Student Loan Delinquencies For Retirees

It's no secret that falling behind on student loan payments can squash a borrower's hopes of building savings, buying a home or even finding work. Now, thousands of retired people are learning that defaulting on student debt can threaten something that used to be untouchable: their Social Security benefits.

According to government data, compiled by the Treasury Department at the request of SmartMoney.com, the federal government is withholding money from a rapidly growing number of Social Security recipients who have fallen behind on federal student loans. From January through Aug. 6, the government reduced the size of 115,000 recipients' Social Security checks on those grounds. That's nearly double the pace of the department's enforcement in 2011; it's up from about 60,000 cases in all of 2007 and just six cases in 2000.

The amount that the government withholds varies widely, though it runs up to 15 percent. With an average monthly Social Security benefit for a retired worker of $1,234, that could mean a monthly reduction of almost $190.

'Wreak havoc'
"This is going to catch an awful lot of people off guard and wreak havoc on their financial lives," said Sheryl Garrett, a financial planner in Eureka Springs, Ark.

Many of these people aren't even in hock for their own educations. Consumer advocates say that in the majority of the cases they've seen, the borrowers went into debt later in life to help defray education costs for their children or other dependents.

Harold Grodberg, an elder law attorney in Bayonne, N.J., said he's worked with at least six clients in the past two years whose problems started with loans they signed up for to help pay for their grandchildren's tuition. Other attorneys say they're working with older borrowers who had signed up for the federal PLUS loan – a loan for parents of undergraduates – to cover tuition costs.

Others took out federal loans when they returned to college in midlife, and a few are carrying debt from their own undergraduate or graduate school years. (No statistics track how many of the defaulting loans fall into which category.)

Most consumer advocates and attorneys who work with seniors in this predicament told SmartMoney.com that their clients were unwilling to speak on the record, because of shame or fear. But they all stress that stakes involved can become very high for older people on a budget.

Deanne Loonin, a staff attorney at the National Consumer Law Center in Boston, said she's been working with an 83-year-old veteran whose Social Security benefits have been reduced for the past five years. The client fell behind on a federal loan that he signed up for in the '90s to help with his son's tuition costs; Loonin said the government's cuts have left the client without enough cash to pay for medication for heart problems and other ailments.

2.2 million over 60
Roughly 2.2 million student loan debtors were 60 and older during the first quarter of 2012, and nearly 10 percent of their loans were 90 days or more past due, up from 6 percent during the first quarter of 2005, according to the Federal Reserve Bank of New York.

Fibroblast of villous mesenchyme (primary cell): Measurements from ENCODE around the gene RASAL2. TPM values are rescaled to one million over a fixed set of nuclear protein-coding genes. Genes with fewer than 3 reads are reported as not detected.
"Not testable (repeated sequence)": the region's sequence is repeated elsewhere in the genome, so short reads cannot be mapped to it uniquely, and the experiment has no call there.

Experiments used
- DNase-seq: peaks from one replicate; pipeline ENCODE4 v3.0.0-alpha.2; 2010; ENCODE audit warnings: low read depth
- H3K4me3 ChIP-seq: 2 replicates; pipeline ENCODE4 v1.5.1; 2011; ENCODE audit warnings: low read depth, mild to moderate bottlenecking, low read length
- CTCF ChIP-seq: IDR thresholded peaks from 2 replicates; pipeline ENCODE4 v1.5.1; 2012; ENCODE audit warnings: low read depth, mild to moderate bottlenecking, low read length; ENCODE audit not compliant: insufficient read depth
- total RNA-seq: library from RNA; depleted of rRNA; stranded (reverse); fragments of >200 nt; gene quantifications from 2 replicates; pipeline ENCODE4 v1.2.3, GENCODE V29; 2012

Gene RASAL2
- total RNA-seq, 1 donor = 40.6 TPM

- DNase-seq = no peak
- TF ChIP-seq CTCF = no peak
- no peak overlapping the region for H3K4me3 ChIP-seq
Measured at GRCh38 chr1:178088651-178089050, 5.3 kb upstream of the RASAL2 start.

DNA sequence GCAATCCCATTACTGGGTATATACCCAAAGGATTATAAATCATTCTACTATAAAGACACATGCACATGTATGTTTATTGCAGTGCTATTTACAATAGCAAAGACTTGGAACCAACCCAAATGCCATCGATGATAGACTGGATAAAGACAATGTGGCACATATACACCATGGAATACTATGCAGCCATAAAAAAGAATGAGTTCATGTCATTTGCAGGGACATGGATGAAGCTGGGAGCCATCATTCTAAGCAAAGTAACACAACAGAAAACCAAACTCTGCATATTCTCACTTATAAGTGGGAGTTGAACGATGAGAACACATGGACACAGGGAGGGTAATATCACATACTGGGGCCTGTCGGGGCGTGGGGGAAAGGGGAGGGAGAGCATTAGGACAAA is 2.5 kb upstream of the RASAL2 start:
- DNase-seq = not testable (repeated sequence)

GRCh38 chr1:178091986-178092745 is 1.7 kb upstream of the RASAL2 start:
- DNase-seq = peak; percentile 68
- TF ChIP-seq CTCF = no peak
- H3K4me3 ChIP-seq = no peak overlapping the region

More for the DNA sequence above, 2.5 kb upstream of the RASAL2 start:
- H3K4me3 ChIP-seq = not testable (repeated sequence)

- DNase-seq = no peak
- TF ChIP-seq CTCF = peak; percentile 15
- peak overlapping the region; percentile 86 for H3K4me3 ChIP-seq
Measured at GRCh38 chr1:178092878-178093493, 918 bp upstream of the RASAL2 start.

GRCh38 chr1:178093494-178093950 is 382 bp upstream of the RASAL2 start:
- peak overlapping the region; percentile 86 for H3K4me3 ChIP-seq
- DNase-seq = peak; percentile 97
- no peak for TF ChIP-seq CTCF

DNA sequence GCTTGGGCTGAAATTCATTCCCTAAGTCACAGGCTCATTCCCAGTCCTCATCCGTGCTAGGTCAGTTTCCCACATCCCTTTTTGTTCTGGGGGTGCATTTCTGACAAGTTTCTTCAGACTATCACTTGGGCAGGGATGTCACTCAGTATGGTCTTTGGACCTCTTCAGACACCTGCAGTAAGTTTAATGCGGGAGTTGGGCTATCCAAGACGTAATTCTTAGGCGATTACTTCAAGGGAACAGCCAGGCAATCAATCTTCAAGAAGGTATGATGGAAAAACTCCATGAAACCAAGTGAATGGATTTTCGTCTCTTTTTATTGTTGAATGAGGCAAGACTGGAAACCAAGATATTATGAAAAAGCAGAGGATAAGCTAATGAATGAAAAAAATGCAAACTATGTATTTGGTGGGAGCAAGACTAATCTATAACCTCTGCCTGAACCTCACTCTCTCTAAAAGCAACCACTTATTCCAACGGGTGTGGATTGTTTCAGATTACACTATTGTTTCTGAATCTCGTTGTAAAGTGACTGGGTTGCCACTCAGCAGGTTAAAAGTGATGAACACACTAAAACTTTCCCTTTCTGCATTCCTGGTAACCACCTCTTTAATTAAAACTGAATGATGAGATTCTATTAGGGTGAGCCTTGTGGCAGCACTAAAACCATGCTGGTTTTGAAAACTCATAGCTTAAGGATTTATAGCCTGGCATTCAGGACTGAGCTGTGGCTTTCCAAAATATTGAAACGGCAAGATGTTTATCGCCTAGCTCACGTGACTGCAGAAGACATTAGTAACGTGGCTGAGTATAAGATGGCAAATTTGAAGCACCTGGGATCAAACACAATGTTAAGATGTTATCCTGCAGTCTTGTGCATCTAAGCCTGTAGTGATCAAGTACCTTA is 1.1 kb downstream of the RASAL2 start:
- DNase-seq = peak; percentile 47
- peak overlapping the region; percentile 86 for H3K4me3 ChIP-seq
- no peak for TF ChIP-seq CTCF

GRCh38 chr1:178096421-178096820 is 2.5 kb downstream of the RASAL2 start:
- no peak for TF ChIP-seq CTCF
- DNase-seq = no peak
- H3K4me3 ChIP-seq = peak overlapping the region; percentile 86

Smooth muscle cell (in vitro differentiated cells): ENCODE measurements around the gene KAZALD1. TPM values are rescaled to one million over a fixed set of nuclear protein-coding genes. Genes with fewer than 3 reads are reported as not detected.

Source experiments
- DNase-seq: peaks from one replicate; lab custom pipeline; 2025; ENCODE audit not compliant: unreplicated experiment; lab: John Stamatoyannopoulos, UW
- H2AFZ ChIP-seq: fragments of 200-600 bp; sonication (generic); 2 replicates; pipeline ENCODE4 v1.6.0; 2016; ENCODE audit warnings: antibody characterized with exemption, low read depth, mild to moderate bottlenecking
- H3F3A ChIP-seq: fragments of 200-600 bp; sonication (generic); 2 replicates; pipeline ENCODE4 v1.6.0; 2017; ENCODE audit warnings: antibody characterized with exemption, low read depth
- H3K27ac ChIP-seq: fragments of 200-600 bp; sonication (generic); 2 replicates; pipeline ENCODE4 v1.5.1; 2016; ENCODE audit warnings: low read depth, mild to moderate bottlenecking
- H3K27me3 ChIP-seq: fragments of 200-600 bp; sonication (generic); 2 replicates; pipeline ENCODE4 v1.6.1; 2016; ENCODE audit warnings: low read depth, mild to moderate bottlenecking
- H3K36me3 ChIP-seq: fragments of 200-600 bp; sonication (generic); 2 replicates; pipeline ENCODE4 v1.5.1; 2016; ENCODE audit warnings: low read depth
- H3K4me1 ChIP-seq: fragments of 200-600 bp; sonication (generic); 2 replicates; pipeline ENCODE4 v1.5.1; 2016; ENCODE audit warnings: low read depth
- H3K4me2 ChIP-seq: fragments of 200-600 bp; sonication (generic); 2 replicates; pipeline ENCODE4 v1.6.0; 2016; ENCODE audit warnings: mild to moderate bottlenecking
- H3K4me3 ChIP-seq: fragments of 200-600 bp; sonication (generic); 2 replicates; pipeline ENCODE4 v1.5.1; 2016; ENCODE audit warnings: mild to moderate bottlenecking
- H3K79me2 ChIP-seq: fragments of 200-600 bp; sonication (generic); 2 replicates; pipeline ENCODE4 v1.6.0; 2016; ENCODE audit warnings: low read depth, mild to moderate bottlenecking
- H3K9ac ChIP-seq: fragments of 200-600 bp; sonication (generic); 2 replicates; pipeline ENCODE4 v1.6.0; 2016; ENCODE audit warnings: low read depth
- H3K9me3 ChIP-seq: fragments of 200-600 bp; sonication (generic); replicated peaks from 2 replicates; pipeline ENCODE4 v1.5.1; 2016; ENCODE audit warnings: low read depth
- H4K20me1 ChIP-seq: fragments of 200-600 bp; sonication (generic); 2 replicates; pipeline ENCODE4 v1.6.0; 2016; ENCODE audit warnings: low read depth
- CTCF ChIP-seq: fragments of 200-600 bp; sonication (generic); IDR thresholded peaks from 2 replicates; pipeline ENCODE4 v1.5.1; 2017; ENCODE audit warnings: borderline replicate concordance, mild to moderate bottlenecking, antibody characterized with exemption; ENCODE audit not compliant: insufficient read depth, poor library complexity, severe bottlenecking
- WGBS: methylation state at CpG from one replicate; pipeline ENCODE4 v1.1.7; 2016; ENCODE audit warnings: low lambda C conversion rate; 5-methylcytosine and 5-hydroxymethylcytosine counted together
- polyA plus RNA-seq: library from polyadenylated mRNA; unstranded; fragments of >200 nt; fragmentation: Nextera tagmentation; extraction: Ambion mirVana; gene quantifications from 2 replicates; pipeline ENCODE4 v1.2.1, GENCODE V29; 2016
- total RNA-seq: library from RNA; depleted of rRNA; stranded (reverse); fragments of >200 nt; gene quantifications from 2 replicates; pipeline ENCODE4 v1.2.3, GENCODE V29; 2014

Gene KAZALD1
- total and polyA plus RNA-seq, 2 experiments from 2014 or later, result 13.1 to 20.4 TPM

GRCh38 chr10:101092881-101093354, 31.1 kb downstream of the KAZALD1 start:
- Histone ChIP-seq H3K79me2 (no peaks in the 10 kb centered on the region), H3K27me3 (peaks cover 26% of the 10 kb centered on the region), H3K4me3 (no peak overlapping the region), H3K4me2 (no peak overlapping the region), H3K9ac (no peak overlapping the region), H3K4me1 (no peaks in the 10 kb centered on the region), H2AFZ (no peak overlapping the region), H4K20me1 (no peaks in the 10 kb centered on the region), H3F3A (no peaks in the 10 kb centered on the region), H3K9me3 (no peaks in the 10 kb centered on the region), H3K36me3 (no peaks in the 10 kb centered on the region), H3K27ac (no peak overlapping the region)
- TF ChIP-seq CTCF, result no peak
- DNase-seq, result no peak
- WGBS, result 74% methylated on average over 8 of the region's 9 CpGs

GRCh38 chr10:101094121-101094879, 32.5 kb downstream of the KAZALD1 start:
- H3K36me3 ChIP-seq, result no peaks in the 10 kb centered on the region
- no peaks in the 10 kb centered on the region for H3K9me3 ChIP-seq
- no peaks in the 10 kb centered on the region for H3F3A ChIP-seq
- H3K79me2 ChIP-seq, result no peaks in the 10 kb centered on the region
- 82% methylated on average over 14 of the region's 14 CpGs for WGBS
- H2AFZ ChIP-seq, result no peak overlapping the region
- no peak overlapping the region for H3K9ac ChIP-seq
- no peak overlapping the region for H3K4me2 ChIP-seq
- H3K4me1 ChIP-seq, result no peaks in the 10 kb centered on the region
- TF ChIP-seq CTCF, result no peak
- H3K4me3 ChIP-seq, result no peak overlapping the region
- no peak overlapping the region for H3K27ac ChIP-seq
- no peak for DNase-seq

"It's really a unique problem we haven't had to face before, and it's only going to grow," said Robert Applebaum, founder of Student Debt Crisis, a nonprofit advocacy group in Staten Island, N.Y.

The threat of Social Security cuts adds to the overall financial woes faced by the aging Baby Boomer generation. Almost 45 percent of people age 48 to 64 won't save enough money to cover basic needs and uninsured health care costs in retirement, according to the Employee Benefit Research Institute. Experts say reducing Social Security benefits could set them back even more.

That same generation has been slammed by the soaring cost of college, whether for their kids or themselves.

Of the more than $1 trillion in outstanding student loan debt, federal student loans account for about 85 percent, according to the Consumer Financial Protection Bureau. (Private student loans account for the rest; private lenders can garnishee a borrower's wages, but can't touch Social Security.)

Unlike other consumer debts, student loans typically can't be wiped out in bankruptcy. And changes in the law over the last couple of decades have given Uncle Sam more power to pursue defaulters, said William Brewer, president of the National Association of Consumer Bankruptcy Attorneys.
Attorneys who specialize in defending debtors have seen a sea change as the government has stepped up its enforcement. For most of the past four years, Joshua Cohen, an attorney in Rocky Hill, Conn., has represented clients in their dealings with banks and collection agencies. It was only in the past year, Cohen said, that he started getting a growing number of calls from retirees. Now, Cohen said, "I'm getting calls from all over the country from people desperate for help."

More debt for young
Compared with present-day retirees, younger generations are in deeper debt, which means stories of Social Security garnisheement could become more common when they retire. Borrowers in their 20s and 30s owe roughly $600 billion, according to the New York Fed. They're also leaving college with more debt than their predecessors: 66 percent graduated this spring with debt, and their student loans averaging $28,720, up from $9,320 in 1993, according to FinAid.org.

"It's entirely possible that the way student loan debt is growing, this could get worse," said Rich Williams, higher education advocate at the U.S. Public Interest Research Group, a nonprofit consumer group.

THE SAN FRANCISCO CHRONICLE

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